Attachment Styles, Overcoming Anxiety a How to Feel More Secure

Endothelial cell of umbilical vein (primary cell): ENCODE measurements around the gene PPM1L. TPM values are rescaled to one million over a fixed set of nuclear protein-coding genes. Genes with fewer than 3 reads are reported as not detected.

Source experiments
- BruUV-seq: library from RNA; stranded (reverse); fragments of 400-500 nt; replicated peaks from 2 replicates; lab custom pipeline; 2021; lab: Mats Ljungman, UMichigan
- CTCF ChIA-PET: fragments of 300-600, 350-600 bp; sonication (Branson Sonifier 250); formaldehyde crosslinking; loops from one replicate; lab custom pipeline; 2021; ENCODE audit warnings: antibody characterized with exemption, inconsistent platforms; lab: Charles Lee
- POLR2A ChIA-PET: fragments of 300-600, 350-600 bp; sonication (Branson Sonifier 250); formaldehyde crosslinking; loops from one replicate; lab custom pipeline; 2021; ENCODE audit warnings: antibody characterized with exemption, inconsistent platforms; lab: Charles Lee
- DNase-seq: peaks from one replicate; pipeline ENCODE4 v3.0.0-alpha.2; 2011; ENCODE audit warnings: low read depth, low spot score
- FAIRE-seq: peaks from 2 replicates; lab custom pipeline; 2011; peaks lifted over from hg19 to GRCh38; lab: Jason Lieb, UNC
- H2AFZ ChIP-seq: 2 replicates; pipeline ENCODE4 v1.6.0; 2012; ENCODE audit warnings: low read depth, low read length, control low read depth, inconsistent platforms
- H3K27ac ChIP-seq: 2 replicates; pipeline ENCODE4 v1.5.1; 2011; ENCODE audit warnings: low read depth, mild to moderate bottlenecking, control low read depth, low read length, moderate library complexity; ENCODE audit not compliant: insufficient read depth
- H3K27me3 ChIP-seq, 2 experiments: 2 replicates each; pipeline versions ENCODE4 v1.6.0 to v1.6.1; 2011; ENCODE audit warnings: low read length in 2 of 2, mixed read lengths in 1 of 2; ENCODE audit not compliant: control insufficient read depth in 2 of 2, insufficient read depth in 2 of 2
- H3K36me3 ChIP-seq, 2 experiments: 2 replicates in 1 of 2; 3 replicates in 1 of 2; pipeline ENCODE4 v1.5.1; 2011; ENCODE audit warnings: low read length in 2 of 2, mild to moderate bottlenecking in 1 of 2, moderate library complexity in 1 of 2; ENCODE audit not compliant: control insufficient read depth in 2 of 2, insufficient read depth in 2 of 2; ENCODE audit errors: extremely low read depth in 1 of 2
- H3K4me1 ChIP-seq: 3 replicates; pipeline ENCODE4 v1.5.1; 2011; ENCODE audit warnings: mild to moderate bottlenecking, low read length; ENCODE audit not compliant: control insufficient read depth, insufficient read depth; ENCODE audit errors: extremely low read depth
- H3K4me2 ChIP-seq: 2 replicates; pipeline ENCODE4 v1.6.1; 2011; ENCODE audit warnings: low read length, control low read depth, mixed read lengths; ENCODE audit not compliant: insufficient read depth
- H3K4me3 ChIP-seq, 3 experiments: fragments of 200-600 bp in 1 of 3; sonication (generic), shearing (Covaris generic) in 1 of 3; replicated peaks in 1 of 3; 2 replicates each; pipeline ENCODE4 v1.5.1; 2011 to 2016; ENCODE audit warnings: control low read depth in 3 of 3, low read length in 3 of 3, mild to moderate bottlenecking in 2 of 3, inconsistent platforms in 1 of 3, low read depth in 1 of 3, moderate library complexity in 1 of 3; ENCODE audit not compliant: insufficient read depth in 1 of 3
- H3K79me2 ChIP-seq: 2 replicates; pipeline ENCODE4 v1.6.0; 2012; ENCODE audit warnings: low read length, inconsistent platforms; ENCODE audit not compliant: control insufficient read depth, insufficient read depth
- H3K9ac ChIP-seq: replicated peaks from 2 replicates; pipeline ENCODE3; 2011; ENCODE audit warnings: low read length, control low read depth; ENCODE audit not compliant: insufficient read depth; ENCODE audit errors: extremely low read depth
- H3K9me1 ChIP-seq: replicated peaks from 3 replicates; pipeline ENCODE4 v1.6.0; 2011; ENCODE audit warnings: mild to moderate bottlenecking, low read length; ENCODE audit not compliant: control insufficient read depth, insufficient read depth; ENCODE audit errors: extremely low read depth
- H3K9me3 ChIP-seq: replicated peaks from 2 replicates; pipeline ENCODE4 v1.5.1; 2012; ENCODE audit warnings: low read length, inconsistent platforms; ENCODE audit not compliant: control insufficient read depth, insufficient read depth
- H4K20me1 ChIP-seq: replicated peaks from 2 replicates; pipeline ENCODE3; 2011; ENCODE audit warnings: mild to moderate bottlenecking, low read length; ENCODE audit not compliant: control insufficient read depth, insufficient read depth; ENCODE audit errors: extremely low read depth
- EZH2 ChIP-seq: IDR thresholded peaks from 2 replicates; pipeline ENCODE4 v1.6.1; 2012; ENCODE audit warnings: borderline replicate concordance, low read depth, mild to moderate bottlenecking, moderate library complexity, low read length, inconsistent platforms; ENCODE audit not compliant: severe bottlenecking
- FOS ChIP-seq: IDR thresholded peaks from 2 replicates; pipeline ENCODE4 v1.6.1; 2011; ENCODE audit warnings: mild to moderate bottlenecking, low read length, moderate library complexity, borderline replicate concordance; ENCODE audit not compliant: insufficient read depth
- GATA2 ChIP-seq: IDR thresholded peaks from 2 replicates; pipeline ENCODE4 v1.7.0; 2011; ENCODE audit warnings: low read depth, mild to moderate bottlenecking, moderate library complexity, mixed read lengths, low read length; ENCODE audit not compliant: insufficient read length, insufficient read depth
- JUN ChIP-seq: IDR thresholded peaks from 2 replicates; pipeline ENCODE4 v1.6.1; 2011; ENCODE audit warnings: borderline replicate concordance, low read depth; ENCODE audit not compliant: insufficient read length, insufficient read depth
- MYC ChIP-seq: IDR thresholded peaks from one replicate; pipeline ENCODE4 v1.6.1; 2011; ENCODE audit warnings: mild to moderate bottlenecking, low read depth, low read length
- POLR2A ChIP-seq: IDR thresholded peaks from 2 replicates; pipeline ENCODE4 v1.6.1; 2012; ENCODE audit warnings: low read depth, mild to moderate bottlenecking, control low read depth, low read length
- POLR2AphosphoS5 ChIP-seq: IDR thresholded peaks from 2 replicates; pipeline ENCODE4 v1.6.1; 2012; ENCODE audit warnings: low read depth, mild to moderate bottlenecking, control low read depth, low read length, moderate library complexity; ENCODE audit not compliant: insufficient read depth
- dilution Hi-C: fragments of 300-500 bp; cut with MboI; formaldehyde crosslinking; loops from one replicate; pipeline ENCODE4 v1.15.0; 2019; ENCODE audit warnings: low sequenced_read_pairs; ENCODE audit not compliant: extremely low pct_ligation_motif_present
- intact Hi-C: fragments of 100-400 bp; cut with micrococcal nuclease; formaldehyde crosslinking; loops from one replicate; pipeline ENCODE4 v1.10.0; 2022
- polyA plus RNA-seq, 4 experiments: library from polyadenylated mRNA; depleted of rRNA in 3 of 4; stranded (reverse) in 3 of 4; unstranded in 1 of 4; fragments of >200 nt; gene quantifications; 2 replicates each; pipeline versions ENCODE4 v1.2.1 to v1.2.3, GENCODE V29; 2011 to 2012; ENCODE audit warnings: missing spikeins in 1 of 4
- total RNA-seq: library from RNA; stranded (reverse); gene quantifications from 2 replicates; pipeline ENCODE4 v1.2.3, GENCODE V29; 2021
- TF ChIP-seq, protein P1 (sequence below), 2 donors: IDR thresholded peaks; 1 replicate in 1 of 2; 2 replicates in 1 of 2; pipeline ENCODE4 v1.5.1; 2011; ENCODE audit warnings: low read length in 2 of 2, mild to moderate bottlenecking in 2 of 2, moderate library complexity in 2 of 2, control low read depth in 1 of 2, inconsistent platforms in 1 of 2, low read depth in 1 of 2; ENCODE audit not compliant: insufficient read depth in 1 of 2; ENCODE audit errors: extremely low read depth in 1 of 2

Psychologist Dr. Gina Di Giulio joins us to discuss Covid anxiety, CBT, and the ways in which attachment styles affect our relationships. She walks us through the three dimensions of attachment theory as well as the four main styles of attachment. Jess and Brandon open up about their own irritability and frustrations and they discuss cognitive strategies to increase feelings of security. And on a totally separate note, Jess also weighs in on a listener question regarding how to ride like a pro! Check out Dr. Gina's notes below... Attachment theory: How we attach to other adults strongly corresponds to how we attach to others, especially our primary caregivers, as a child. Adults with different attachment styles will differ in terms of how they deal with emotional intimacy How they communicate in relationships, in terms of their needs and wants, how readily they are willing to consider others' as well How much they trust others, how vulnerable they're willing to be in relationships How they respond to interpersonal conflict What they expect from their partner There are 3 dimensions that underlie attachment styles:  Closeness - how comfortable someone feels being emotionally close and intimate Dependency - how comfortable someone feels with needing or having to rely on others Anxiety - the extent to which someone worries about their partner abandoning or rejecting them The four attachment styles are: Secure, Ambivalent, Avoidant a Disorganized. Secure Attachment:  Low on avoidance, low on anxiety Are comfortable relying on their partner, and their partner relying on them in times of need Trust that their partner will be around, don’t worry about abandonment Trusts partner to lead independent life without feeling threatened Doesn't smother their partner Healthy self-esteem Comfortable with closeness Better in conflict, doesn't avoid it Forgiving and empathic Effective communicators Regulate their emotions well Ambivalent (Anxious) Attachment:  Low on avoidance, high on anxiety Insecure in relationships Fearful of being rejected or abandoned, react by becoming clingy Worried about being too little or too much for their partner Sensitive to partner’s moods, take them personally Clingy, demanding, possessive, “Needy” - can scare partners away Don’t regulate their emotions well Moody, argumentative, blame others, poor boundaries Avoidant (Dismissive) Attachment:  High on avoidance, low on anxiety Uncomfortable with closeness Prefer to be alone Keep partner’s at arm's length Values independence and freedom (intimacy = a loss of independence) Dismissive, fearful Scared of being hurt Don't communicate openly and effectively Fear of being vulnerable or “weak” “Emotionally unavailable” Avoid conflict Good in a crisis, “stoic”, action-oriented Emotionally distant and rejecting Disorganized (Unresolved, Fearful-Avoidant) Attachment:  High on avoidance, high on anxiety Fearful of being rejected or abandoned, react by distancing themselves from others Uncomfortable with intimacy Uncomfortable with closeness, difficulty trusting others, can’t depend on others Unresolved emotions, mindset from past traumas Often abusive and dysfunctional in relationships Lack of empathy, punishing, narcissistic, disregard for rules Often a traumatic past, PTSD, intrusive triggers, anger, dissociation to avoid pain Attachment Styles and Infidelity There are many reasons why people cheat, complex and varied - attachment styles is one of them and the dynamic between partners is one of the strongest predictors of cheating. The Ambivalent (Anxious) is most likely to cheat. Anxious Attachment: Running toward closeness. Might cheat as a means of feeling closeness and feeling an emotional connection and affection from someone else (esp. if their partner is dismissive)

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